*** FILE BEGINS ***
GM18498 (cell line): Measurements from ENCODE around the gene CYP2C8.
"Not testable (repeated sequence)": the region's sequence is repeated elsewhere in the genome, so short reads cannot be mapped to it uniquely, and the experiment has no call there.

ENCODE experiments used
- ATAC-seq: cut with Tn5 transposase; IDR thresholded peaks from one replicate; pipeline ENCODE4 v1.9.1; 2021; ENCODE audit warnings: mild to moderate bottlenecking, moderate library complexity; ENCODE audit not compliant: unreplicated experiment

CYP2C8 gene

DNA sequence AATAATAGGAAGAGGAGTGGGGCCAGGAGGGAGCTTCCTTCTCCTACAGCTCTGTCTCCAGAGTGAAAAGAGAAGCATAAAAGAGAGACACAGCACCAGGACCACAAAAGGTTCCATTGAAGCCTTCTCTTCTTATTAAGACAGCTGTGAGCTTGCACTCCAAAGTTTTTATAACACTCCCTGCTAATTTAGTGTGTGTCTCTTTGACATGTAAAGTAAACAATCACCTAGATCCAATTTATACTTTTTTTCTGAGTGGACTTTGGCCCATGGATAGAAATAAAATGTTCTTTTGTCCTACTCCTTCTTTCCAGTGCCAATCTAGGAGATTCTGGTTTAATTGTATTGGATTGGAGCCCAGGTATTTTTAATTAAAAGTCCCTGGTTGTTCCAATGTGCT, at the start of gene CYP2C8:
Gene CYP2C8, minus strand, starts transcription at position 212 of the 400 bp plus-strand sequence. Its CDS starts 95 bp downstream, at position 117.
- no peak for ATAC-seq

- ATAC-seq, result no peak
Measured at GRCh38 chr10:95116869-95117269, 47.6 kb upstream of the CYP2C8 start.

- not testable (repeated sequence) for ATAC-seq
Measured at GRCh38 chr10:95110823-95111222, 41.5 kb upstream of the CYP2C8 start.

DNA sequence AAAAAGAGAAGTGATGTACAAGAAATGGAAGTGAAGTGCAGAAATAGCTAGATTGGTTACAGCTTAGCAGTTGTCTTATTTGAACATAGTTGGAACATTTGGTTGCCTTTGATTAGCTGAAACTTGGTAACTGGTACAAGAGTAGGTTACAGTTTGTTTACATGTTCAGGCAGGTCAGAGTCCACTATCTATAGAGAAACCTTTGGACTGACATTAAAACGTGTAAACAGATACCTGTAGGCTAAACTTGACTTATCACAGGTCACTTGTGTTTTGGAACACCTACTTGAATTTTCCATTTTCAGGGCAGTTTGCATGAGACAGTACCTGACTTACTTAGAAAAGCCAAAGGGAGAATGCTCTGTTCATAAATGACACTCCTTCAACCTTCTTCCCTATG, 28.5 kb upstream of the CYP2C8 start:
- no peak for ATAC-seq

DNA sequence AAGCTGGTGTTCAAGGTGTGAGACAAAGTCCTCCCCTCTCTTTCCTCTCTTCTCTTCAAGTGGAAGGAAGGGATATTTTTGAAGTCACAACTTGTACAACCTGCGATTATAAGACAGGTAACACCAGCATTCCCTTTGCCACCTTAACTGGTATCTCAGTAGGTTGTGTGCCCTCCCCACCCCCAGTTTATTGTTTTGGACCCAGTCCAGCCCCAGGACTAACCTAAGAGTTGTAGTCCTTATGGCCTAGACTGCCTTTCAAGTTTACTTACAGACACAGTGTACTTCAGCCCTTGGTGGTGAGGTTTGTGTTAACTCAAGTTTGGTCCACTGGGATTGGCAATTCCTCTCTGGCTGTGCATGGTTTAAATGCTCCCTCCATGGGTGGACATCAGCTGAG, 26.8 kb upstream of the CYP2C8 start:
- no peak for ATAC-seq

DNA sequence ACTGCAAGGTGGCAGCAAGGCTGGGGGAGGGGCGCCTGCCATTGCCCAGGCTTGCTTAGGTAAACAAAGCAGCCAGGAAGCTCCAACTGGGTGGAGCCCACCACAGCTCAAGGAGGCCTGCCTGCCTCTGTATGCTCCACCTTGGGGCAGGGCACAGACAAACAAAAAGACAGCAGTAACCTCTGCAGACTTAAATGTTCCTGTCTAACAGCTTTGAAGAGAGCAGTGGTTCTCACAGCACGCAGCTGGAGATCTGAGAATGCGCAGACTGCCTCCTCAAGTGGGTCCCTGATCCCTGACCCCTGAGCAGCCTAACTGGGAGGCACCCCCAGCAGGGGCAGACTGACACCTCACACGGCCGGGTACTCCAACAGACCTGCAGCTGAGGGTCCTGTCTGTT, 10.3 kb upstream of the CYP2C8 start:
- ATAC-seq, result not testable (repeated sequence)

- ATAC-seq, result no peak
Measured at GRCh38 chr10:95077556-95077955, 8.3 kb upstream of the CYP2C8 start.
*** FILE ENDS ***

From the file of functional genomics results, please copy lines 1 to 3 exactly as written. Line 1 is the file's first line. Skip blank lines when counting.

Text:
GM18498 (cell line): Measurements from ENCODE around the gene CYP2C8.
"Not testable (repeated sequence)": the region's sequence is repeated elsewhere in the genome, so short reads cannot be mapped to it uniquely, and the experiment has no call there.

ENCODE experiments used